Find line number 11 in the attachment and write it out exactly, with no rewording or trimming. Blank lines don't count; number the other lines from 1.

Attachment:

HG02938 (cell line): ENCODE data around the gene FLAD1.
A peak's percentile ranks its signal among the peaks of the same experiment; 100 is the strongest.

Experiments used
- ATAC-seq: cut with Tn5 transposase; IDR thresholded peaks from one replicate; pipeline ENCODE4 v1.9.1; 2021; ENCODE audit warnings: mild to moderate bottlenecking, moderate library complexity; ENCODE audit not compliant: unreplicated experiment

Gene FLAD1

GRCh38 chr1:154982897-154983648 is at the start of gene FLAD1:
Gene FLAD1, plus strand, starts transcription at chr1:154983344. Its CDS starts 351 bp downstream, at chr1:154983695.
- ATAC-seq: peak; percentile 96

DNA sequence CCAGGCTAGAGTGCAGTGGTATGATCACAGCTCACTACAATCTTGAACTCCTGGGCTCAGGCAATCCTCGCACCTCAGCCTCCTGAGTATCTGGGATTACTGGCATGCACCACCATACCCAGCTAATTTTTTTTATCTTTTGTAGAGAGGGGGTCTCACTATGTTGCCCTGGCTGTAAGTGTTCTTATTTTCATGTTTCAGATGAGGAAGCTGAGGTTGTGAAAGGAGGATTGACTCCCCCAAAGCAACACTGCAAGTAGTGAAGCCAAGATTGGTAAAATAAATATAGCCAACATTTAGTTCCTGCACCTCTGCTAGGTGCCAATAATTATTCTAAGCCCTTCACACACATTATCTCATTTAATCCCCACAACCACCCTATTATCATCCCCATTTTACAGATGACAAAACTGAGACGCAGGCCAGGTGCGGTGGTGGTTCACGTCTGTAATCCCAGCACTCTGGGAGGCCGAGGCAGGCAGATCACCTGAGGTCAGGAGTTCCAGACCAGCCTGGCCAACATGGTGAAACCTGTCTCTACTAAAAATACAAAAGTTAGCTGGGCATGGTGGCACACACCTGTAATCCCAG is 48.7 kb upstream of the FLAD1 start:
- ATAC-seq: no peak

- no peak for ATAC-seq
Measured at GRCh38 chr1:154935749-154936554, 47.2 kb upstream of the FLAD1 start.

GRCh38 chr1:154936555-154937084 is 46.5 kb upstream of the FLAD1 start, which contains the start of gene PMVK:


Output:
- no peak for ATAC-seq